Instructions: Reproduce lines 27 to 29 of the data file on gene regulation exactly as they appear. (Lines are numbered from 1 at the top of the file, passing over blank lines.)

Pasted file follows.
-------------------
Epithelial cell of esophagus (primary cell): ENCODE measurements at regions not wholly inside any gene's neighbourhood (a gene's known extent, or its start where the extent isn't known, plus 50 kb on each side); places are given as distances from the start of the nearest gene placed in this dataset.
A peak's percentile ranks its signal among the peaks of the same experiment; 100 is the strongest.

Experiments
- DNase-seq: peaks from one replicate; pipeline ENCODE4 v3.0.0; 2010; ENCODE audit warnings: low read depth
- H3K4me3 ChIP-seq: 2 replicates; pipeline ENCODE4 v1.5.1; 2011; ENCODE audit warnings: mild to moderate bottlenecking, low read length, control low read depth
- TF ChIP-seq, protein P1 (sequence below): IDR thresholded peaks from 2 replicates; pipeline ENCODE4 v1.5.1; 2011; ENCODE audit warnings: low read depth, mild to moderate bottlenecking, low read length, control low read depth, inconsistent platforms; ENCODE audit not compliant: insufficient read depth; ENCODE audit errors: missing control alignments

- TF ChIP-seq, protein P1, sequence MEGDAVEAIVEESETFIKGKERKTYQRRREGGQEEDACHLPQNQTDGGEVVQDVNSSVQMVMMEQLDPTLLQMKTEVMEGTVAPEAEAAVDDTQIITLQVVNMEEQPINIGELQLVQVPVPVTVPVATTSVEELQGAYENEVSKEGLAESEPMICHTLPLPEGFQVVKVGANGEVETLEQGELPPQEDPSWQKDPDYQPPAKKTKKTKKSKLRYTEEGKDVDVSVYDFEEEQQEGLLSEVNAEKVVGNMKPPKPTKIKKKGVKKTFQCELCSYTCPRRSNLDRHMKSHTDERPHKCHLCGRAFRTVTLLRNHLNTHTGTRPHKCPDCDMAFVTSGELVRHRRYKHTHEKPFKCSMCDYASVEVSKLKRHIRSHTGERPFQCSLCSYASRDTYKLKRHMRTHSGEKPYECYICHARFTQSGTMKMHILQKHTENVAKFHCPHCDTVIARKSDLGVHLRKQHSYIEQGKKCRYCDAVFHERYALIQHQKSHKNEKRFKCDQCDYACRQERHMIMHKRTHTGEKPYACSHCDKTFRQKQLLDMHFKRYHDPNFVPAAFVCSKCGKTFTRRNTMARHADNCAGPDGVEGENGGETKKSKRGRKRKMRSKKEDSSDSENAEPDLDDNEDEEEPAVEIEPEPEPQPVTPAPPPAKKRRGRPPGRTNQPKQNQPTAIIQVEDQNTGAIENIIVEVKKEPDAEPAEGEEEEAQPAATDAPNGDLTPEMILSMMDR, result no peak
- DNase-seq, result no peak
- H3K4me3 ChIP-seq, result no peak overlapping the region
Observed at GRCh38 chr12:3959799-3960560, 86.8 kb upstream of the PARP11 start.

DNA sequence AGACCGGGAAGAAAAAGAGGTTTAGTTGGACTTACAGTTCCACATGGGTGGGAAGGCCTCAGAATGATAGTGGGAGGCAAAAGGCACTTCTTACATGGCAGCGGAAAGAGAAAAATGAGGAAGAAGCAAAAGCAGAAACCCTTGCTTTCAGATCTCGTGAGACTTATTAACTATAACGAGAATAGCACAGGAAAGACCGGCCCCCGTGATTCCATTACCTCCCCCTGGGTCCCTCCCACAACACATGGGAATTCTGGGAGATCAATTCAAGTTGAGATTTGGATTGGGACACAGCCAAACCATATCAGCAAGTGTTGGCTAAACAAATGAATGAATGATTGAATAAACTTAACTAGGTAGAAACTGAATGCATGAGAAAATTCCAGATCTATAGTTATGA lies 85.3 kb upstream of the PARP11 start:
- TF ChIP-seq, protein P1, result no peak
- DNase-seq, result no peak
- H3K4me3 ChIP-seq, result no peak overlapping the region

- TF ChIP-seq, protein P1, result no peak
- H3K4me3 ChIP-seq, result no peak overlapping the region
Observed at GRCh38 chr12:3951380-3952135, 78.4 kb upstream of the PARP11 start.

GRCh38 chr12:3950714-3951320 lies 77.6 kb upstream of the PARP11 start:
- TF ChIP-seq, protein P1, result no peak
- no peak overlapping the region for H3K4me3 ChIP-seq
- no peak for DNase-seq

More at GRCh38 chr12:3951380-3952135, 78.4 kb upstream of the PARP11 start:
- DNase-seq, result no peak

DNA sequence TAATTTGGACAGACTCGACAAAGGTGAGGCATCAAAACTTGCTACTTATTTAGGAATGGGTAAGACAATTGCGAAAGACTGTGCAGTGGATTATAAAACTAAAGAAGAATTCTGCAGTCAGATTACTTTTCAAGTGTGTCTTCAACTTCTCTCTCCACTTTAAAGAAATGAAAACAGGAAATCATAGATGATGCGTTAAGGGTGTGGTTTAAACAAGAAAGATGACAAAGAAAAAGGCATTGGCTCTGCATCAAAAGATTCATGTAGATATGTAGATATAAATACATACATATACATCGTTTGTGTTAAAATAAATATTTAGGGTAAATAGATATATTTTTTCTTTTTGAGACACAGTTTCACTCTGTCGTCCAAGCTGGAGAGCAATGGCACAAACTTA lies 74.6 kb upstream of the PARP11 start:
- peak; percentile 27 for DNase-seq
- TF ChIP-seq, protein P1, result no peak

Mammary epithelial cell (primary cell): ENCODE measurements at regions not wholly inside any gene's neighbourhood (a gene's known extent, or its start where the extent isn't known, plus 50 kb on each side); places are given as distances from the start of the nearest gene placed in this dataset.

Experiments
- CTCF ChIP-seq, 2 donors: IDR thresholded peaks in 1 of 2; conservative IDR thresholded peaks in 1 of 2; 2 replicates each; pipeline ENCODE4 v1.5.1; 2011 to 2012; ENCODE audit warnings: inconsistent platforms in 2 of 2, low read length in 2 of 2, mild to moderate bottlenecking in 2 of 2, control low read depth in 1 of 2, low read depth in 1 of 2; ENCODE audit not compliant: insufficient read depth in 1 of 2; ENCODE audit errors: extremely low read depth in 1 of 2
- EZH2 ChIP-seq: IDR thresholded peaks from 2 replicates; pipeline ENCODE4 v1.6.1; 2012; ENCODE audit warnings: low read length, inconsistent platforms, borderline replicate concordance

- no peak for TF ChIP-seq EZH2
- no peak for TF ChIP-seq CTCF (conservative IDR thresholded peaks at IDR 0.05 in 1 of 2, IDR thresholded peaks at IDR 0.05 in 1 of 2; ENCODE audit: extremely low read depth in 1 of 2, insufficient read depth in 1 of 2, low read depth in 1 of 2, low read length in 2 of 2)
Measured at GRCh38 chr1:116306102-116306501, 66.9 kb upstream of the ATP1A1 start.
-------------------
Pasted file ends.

Mammary epithelial cell (primary cell): ENCODE measurements at regions not wholly inside any gene's neighbourhood (a gene's known extent, or its start where the extent isn't known, plus 50 kb on each side); places are given as distances from the start of the nearest gene placed in this dataset.

Experiments
- CTCF ChIP-seq, 2 donors: IDR thresholded peaks in 1 of 2; conservative IDR thresholded peaks in 1 of 2; 2 replicates each; pipeline ENCODE4 v1.5.1; 2011 to 2012; ENCODE audit warnings: inconsistent platforms in 2 of 2, low read length in 2 of 2, mild to moderate bottlenecking in 2 of 2, control low read depth in 1 of 2, low read depth in 1 of 2; ENCODE audit not compliant: insufficient read depth in 1 of 2; ENCODE audit errors: extremely low read depth in 1 of 2